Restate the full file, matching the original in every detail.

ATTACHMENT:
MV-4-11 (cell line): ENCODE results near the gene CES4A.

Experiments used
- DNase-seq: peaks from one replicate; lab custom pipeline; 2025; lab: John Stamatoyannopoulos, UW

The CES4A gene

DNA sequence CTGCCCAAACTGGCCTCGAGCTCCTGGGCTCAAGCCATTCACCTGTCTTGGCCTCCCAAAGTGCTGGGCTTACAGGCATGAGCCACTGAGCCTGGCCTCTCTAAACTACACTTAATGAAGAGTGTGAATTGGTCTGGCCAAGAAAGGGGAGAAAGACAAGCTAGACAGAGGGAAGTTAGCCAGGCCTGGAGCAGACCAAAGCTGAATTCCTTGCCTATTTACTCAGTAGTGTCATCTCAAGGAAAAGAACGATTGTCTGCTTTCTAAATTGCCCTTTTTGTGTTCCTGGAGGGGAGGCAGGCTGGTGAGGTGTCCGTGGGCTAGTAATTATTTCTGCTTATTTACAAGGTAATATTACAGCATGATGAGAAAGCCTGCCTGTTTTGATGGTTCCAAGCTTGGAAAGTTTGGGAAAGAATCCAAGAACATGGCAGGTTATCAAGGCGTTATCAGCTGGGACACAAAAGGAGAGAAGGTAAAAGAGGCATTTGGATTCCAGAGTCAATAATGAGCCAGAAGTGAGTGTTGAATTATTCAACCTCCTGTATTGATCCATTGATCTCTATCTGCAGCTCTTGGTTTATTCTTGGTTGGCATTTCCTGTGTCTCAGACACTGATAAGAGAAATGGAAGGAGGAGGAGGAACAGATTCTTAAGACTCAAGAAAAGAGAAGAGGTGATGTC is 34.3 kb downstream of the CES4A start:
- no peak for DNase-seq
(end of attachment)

MV-4-11 (cell line): ENCODE results near the gene CES4A.

Experiments used
- DNase-seq: peaks from one replicate; lab custom pipeline; 2025; lab: John Stamatoyannopoulos, UW

The CES4A gene

DNA sequence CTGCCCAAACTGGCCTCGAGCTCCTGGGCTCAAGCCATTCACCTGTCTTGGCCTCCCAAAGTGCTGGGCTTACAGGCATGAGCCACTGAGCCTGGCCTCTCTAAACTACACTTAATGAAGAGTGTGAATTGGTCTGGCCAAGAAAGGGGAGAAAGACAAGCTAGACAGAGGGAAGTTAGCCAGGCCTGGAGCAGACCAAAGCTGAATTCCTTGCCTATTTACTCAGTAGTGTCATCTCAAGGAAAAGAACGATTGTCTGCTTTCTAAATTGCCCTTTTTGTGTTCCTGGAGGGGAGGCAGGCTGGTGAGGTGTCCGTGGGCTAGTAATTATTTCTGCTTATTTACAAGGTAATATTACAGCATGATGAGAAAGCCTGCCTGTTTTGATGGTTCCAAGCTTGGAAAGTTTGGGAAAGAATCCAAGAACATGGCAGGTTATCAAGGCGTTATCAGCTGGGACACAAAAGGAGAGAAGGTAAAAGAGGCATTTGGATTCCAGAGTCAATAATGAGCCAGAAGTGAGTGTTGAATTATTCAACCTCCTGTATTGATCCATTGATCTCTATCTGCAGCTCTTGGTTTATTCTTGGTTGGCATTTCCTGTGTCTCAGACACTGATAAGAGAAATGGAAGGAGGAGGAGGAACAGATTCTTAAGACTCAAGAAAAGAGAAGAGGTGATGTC is 34.3 kb downstream of the CES4A start:
- no peak for DNase-seq